Sale of Puppies and Kittens

Part of Backbench Business – in the House of Commons at 12:25 pm on 4th September 2014.

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Photo of Sharon Hodgson Sharon Hodgson Shadow Minister (Equalities) 12:25 pm, 4th September 2014

My hon. Friend makes an important point. Often those dogs go on to have terrible health conditions, which then cost the loving owner a fortune in vets’ fees, as they have to mitigate against some of those terrible breeding practices that the poor pup suffered in its early life.

Obviously, the breeding and sale of puppies and other animals provides a living, and in some cases a good living. The vast majority of breeders have chosen that as a way of life because they love animals and love the joy that they can bring to the families to whom they go. Many are very particular about ensuring that their puppies go to a good and loving home. I do not want to see the lives of those breeders made more difficult by any change in the law. None the less, I am sure that they would be the first to agree that we must ensure that the law is strong enough to be able to stamp out the minority of breeders in the country who do not share their high standards of care.

My constituents are particularly concerned when they see puppies for sale in pet shops without their mothers present. I understand that that practice persists in a very small minority of pet shops in the UK—about 2% according to Pet Care Trust. None the less, I agree with my constituents that that practice should be ended completely. It has been pointed out that some councils have successfully eradicated this practice in their areas through their licensing requirements, but, like buying a car, buying a pet involves the kind of purchase that people are prepared to go further afield to make. Indeed, my dog Leo is an Essex boy, and we travelled all the way there to adopt him. Although such actions are welcome, they mean little if all the surrounding councils do not feel able to follow suit. I therefore think it is worth looking at what more can be done at a central Government level to spread best practice across the country.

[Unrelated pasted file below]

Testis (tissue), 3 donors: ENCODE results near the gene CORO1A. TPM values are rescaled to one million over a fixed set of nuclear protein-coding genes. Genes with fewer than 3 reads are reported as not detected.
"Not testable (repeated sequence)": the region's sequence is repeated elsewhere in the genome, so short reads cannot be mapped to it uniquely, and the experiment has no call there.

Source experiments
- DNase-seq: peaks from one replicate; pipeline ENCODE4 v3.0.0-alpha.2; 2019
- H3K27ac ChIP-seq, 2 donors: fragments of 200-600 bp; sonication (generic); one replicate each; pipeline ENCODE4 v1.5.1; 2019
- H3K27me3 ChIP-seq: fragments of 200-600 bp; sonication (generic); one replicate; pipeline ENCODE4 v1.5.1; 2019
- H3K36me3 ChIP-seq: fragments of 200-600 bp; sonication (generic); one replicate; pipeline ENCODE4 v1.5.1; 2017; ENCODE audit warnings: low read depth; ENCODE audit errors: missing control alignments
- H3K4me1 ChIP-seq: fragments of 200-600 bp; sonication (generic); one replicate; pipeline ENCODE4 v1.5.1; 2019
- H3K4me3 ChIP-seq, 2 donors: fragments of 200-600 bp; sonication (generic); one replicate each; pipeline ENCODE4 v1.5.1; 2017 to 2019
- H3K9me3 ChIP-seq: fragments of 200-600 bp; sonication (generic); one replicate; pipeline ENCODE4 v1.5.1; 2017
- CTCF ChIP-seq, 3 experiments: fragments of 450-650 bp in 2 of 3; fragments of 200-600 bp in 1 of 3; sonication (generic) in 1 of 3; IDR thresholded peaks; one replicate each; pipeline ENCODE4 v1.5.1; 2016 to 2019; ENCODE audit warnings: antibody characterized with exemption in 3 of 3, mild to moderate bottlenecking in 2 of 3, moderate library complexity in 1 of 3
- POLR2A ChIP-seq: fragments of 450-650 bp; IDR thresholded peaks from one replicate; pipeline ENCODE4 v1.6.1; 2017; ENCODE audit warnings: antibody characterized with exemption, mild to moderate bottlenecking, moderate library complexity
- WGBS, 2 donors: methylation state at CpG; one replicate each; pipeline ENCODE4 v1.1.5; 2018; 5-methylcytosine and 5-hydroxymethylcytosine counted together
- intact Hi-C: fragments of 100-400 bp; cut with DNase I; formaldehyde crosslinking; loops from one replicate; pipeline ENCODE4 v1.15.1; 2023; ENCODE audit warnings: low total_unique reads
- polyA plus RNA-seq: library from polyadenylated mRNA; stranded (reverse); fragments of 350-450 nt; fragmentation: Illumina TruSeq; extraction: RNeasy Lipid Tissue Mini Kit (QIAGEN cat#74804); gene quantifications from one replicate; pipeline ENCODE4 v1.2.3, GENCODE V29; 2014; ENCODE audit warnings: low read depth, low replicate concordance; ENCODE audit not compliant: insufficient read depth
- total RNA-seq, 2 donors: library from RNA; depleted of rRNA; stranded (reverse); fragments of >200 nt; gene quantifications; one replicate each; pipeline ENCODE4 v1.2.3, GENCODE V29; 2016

I do not know what the right balance is in obtaining regulations that are enforceable and effective but that do not represent an onerous duty on local authorities or other agencies or place unnecessary restrictions on the many good, responsible and caring breeders, but it is clear that we are not striking that balance at the moment.